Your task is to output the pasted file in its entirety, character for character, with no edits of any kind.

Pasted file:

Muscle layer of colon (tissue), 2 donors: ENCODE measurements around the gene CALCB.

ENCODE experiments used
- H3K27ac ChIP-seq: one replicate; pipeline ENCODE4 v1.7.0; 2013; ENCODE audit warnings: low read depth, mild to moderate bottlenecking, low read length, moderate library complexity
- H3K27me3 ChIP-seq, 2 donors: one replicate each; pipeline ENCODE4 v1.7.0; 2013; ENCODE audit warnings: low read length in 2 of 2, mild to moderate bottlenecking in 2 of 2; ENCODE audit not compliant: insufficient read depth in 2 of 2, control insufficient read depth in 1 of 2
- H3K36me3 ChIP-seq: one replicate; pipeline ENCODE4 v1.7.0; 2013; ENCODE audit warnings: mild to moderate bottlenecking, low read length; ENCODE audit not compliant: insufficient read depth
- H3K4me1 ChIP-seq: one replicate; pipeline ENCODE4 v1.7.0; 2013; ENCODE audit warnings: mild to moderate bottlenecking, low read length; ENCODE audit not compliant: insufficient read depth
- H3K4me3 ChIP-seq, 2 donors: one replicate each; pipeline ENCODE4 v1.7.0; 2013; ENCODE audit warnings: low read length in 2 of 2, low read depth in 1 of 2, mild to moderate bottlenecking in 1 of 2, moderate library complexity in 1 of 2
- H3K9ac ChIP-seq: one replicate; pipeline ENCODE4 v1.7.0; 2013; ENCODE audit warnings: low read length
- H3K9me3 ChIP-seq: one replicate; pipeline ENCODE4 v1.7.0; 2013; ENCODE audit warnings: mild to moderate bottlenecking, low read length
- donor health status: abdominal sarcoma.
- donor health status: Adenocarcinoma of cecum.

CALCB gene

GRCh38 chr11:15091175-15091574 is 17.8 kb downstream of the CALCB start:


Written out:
Muscle layer of colon (tissue), 2 donors: ENCODE measurements around the gene CALCB.

ENCODE experiments used
- H3K27ac ChIP-seq: one replicate; pipeline ENCODE4 v1.7.0; 2013; ENCODE audit warnings: low read depth, mild to moderate bottlenecking, low read length, moderate library complexity
- H3K27me3 ChIP-seq, 2 donors: one replicate each; pipeline ENCODE4 v1.7.0; 2013; ENCODE audit warnings: low read length in 2 of 2, mild to moderate bottlenecking in 2 of 2; ENCODE audit not compliant: insufficient read depth in 2 of 2, control insufficient read depth in 1 of 2
- H3K36me3 ChIP-seq: one replicate; pipeline ENCODE4 v1.7.0; 2013; ENCODE audit warnings: mild to moderate bottlenecking, low read length; ENCODE audit not compliant: insufficient read depth
- H3K4me1 ChIP-seq: one replicate; pipeline ENCODE4 v1.7.0; 2013; ENCODE audit warnings: mild to moderate bottlenecking, low read length; ENCODE audit not compliant: insufficient read depth
- H3K4me3 ChIP-seq, 2 donors: one replicate each; pipeline ENCODE4 v1.7.0; 2013; ENCODE audit warnings: low read length in 2 of 2, low read depth in 1 of 2, mild to moderate bottlenecking in 1 of 2, moderate library complexity in 1 of 2
- H3K9ac ChIP-seq: one replicate; pipeline ENCODE4 v1.7.0; 2013; ENCODE audit warnings: low read length
- H3K9me3 ChIP-seq: one replicate; pipeline ENCODE4 v1.7.0; 2013; ENCODE audit warnings: mild to moderate bottlenecking, low read length
- donor health status: abdominal sarcoma.
- donor health status: Adenocarcinoma of cecum.

CALCB gene

GRCh38 chr11:15091175-15091574 is 17.8 kb downstream of the CALCB start: